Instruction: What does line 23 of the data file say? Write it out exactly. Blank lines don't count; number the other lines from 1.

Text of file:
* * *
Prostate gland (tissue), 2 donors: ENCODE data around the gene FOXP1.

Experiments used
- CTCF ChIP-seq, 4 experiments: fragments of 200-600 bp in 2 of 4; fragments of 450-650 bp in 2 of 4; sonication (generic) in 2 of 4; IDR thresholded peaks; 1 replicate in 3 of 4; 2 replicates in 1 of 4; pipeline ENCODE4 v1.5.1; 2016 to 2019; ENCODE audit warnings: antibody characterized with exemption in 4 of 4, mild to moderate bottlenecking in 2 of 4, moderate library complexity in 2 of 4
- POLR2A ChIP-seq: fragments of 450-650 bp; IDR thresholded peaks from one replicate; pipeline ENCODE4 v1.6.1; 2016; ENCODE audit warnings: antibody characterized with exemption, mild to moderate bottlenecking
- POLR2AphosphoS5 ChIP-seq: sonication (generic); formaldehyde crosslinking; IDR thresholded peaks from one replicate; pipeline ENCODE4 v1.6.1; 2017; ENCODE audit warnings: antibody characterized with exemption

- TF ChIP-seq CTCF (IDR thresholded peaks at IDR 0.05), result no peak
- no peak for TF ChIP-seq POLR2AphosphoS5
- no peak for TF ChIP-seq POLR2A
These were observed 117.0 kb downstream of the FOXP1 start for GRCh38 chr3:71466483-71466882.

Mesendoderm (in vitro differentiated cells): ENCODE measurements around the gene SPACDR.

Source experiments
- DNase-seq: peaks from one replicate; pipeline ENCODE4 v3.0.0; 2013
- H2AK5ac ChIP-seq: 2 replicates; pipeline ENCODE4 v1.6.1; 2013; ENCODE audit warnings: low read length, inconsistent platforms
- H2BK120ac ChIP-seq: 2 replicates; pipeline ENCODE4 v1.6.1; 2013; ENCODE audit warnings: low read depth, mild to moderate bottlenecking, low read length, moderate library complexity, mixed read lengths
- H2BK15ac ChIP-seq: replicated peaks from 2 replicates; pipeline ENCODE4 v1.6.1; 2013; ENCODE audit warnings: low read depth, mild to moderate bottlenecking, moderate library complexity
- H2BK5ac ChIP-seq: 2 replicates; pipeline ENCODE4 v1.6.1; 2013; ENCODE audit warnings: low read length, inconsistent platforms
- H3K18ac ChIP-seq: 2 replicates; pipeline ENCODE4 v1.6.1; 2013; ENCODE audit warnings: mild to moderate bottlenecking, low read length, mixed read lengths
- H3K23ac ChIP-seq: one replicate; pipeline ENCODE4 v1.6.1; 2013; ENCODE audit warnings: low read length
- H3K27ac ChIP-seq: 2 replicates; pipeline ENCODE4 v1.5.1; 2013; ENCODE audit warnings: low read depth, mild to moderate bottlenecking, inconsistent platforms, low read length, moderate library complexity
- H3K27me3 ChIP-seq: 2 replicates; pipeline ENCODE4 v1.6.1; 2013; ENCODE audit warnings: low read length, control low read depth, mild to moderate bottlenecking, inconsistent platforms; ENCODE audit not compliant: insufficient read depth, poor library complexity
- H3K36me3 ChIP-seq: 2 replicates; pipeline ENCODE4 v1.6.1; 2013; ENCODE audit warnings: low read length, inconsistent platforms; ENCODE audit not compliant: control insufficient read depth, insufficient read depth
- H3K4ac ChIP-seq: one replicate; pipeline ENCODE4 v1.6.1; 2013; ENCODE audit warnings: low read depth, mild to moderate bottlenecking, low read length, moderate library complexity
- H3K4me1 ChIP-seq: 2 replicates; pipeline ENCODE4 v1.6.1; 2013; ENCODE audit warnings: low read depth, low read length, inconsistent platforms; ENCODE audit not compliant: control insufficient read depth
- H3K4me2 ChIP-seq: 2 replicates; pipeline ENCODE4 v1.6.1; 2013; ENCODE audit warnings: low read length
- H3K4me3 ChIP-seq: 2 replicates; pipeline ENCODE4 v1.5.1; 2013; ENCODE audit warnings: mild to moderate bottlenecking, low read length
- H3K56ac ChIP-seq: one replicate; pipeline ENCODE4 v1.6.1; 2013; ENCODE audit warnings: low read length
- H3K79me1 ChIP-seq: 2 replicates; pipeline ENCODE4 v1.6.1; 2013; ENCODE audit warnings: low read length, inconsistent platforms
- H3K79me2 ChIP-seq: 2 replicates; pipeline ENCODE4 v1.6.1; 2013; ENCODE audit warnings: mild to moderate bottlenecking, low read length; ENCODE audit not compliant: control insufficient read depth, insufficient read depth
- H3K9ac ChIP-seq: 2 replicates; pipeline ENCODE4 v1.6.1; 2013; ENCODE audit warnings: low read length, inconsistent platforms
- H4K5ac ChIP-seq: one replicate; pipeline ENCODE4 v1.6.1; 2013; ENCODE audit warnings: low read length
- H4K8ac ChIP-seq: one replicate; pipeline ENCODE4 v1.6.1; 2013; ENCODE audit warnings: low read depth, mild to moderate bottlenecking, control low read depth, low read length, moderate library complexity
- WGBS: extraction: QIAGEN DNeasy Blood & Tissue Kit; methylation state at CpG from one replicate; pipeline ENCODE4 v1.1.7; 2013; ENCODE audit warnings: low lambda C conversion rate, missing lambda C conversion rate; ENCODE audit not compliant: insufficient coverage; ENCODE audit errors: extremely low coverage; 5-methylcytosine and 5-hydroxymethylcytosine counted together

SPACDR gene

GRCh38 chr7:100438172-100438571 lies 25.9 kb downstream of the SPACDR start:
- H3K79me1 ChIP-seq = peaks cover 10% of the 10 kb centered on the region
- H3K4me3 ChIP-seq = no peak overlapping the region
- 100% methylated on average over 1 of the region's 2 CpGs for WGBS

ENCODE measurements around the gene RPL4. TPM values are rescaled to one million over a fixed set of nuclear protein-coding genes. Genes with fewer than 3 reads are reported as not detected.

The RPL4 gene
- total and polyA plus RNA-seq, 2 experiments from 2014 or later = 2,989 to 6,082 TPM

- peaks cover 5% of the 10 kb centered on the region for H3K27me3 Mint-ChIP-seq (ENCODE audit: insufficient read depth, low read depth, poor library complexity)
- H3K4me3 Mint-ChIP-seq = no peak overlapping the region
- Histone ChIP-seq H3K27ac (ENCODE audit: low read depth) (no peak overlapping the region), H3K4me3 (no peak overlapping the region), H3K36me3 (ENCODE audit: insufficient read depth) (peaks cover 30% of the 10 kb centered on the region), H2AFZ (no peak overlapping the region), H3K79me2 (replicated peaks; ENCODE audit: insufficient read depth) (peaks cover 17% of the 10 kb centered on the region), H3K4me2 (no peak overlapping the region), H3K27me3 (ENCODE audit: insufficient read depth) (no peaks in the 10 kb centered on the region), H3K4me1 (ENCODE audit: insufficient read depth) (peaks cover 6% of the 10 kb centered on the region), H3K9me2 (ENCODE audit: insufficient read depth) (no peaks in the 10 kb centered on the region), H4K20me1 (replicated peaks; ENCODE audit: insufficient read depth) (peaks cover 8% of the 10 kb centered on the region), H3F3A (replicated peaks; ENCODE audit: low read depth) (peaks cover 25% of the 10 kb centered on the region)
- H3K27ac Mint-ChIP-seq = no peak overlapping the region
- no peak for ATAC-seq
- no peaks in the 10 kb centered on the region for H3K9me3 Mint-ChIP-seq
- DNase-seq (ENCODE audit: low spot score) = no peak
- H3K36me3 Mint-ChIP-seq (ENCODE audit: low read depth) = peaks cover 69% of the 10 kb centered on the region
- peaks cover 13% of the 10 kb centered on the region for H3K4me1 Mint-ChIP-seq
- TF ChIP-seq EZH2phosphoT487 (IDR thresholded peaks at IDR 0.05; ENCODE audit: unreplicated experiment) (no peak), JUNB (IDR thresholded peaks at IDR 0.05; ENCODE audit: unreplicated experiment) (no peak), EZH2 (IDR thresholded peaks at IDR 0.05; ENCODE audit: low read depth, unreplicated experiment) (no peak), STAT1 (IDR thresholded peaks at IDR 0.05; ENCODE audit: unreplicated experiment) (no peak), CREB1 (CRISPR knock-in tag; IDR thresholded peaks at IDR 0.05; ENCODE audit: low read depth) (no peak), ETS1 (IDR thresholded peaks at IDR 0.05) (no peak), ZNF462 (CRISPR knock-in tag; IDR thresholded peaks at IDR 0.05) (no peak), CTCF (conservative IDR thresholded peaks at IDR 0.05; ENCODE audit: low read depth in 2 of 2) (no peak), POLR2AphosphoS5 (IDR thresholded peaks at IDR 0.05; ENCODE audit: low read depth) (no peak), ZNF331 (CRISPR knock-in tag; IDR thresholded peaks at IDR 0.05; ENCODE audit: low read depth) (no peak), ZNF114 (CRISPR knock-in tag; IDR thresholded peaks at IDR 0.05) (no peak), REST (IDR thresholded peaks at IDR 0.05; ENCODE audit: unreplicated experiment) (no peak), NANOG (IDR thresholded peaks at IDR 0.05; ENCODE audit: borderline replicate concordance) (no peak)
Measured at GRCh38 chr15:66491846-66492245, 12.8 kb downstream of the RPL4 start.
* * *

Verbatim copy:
- H3K4me1 ChIP-seq: 2 replicates; pipeline ENCODE4 v1.6.1; 2013; ENCODE audit warnings: low read depth, low read length, inconsistent platforms; ENCODE audit not compliant: control insufficient read depth